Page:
We need to govern, and we will govern, in the best interests of the Australian people, and I know that if we fail in this solemn responsibility we will be judged harshly when we next face the Australian people at the next election, and being held to that test is just the way I want it.

My government will be true to our principles and our beliefs, but we will be pragmatic as well in developing effective policies and programs on the major issues that we face.

We are governing with a majority of 76. We are prepared to go forward to serve the Australian people.

At the same time, I want to say to Tony Abbott and the Liberal Party, and I want to say to Warren Truss and the National Party, the following: I believe the Australian people, given the closeness of this vote, want us to find more common ground in the national interest. Accordingly, I pledge today my best efforts as Prime Minister to work constructively with you and your colleagues to find common ground where we can. I extend my hand to work with you in good faith and in the interests of the Australian people, and I acknowledge that Tony Abbott phoned me a short time ago to wish me well. I thank him for the simple courtesy and decency that making such a call shows. It can’t have been easy for him and I genuinely thank him for that.

I begin this task more optimistic and more confident than ever before in the Australian people and our hopes and our aspirations, and I say once again as I’ve said many times before – the best days of this country are in front of it, not behind it, and that’s the best days for every part of our nation.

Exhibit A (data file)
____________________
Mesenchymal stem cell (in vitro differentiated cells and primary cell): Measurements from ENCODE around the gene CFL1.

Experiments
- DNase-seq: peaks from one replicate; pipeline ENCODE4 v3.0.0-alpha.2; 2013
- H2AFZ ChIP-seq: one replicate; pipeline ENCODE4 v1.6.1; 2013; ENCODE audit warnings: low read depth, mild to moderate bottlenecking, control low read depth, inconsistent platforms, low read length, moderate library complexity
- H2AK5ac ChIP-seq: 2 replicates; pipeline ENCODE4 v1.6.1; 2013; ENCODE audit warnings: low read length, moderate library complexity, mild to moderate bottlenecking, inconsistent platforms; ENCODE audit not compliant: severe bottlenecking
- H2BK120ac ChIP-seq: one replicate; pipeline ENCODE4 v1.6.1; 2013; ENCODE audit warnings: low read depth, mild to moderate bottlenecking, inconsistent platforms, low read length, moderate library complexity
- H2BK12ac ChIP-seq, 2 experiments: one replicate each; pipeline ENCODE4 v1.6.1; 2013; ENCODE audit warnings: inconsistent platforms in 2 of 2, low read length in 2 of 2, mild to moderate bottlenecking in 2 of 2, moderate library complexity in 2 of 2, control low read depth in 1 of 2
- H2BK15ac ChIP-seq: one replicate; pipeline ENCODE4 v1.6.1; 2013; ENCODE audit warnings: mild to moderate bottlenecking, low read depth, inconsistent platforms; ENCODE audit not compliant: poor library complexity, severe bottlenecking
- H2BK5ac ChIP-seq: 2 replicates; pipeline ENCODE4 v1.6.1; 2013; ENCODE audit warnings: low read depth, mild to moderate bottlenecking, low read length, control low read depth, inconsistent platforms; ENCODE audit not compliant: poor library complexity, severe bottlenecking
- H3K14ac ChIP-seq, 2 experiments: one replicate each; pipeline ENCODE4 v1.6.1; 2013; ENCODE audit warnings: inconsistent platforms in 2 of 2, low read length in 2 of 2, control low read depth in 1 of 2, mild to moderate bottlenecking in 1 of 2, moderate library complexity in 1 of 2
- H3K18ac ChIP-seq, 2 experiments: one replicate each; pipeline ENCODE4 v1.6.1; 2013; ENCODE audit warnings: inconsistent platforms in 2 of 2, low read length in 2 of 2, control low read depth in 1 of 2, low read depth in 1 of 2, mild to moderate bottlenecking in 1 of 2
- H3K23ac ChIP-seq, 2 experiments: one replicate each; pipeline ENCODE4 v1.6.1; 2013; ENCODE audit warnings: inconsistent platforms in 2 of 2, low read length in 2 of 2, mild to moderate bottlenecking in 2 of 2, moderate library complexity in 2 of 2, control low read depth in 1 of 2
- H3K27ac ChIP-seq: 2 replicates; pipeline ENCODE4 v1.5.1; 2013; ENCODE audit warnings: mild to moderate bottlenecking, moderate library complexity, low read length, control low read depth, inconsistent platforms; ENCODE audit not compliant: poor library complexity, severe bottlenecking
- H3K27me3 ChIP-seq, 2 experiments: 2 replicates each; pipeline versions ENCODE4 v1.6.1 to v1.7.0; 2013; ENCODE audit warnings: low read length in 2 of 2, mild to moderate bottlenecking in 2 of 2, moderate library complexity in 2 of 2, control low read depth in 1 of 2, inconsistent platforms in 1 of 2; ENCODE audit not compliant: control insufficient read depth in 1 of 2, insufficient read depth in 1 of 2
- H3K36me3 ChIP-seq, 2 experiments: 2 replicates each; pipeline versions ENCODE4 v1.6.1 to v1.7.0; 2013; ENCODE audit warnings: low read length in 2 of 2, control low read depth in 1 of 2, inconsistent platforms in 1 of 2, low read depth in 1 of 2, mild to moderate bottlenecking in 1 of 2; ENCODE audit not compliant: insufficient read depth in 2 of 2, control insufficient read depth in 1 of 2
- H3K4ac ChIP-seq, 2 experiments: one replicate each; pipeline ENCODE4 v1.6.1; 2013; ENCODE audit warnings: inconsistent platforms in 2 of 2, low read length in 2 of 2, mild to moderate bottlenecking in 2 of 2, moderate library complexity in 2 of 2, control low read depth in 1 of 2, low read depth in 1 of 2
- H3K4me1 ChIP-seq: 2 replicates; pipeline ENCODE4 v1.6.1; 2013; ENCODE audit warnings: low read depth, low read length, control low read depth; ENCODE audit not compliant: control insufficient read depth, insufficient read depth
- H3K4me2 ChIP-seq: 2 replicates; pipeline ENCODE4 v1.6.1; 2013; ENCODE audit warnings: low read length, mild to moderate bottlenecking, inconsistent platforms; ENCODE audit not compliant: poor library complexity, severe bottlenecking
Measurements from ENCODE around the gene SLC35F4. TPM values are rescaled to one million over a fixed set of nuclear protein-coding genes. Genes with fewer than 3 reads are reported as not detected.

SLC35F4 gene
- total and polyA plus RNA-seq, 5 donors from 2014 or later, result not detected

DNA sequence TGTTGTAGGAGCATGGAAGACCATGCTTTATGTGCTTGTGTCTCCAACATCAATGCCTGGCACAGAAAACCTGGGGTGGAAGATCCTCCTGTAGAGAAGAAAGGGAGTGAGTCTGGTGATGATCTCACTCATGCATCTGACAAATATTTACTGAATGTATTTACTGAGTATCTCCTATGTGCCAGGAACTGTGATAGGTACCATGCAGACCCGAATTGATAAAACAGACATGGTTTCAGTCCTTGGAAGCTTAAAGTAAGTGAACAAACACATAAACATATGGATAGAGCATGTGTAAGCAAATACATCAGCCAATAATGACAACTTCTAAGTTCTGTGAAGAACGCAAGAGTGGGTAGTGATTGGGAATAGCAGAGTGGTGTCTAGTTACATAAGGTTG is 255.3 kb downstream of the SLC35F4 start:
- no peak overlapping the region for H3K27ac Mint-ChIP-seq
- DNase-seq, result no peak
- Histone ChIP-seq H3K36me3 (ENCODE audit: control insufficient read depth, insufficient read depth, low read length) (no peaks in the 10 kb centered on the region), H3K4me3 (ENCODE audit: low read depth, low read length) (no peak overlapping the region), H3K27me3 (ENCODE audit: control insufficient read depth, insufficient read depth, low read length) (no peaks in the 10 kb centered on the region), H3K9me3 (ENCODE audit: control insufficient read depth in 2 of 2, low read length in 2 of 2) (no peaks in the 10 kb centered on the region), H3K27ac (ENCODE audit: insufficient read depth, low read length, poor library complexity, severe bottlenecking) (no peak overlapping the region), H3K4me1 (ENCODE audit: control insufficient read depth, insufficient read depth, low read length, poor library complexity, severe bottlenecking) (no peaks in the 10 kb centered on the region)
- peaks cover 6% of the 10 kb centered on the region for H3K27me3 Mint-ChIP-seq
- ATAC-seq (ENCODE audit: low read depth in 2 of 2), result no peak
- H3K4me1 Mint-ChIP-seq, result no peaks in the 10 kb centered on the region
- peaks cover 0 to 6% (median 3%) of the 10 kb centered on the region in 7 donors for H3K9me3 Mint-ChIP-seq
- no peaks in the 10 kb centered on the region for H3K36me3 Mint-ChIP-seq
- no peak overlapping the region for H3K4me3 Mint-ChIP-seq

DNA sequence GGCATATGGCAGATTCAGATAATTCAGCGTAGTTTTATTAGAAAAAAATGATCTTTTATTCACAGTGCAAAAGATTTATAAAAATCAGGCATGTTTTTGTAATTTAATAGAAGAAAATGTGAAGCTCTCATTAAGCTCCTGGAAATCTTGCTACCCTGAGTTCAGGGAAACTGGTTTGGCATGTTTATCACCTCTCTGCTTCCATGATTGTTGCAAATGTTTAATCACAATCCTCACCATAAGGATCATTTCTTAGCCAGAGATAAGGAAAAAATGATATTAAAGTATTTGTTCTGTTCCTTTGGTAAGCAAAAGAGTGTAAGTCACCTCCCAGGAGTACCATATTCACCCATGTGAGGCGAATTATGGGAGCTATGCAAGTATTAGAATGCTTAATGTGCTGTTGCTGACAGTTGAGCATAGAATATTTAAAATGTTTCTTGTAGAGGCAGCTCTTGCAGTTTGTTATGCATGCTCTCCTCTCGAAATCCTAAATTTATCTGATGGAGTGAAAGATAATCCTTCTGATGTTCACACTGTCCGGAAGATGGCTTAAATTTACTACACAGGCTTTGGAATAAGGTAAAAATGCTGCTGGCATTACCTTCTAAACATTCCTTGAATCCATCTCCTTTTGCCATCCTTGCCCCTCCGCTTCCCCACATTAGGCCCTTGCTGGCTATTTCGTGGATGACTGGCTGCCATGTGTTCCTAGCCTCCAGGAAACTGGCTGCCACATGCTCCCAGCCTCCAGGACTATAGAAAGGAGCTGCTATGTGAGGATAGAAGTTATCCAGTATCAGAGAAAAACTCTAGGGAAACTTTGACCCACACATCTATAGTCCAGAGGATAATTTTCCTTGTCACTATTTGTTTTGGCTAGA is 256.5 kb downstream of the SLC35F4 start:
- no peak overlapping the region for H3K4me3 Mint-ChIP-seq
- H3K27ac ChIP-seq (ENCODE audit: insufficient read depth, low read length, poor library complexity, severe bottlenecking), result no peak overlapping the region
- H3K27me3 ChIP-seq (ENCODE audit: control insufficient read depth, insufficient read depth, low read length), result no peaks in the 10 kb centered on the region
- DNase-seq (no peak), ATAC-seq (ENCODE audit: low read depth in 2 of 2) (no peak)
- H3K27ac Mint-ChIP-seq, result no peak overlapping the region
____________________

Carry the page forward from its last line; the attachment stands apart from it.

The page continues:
We’ve weathered the greatest economic crisis since the Great Depression. Our economy is the envy of the world. We have an opportunity to improve health services, invest in education, build the National Broadband Network, make progress on global warming and the environment, deepen our security relationship with our allies, be a leader in this region and build Australia’s enduring prosperity and well-being.

I will work tirelessly to do what we said we would do, and that is of course to forge a new paradigm of modern government in this country; to deliver for regional Australia, recognising that in our nation one size does not fit all; to redeem the hope you have placed in me and Labor; and to be faithful to the trust that has been extended to us.

So, in that spirit, I say thank you. I will always be working for the future, for this nation’s future, and I pledge that from me to the Australian people.

I understand, of course, that there will interest in the arrangements that we have reached today with Mr Oakeshott and Mr Windsor. They came and they asked us for fairness for regional Australia and we were happy to work through with them to achieve that fairness, so today I confirm that the next round of health and hospitals funding will be focussed and dedicated to regional Australia. So will the next round of funding from the Education Investment Fund.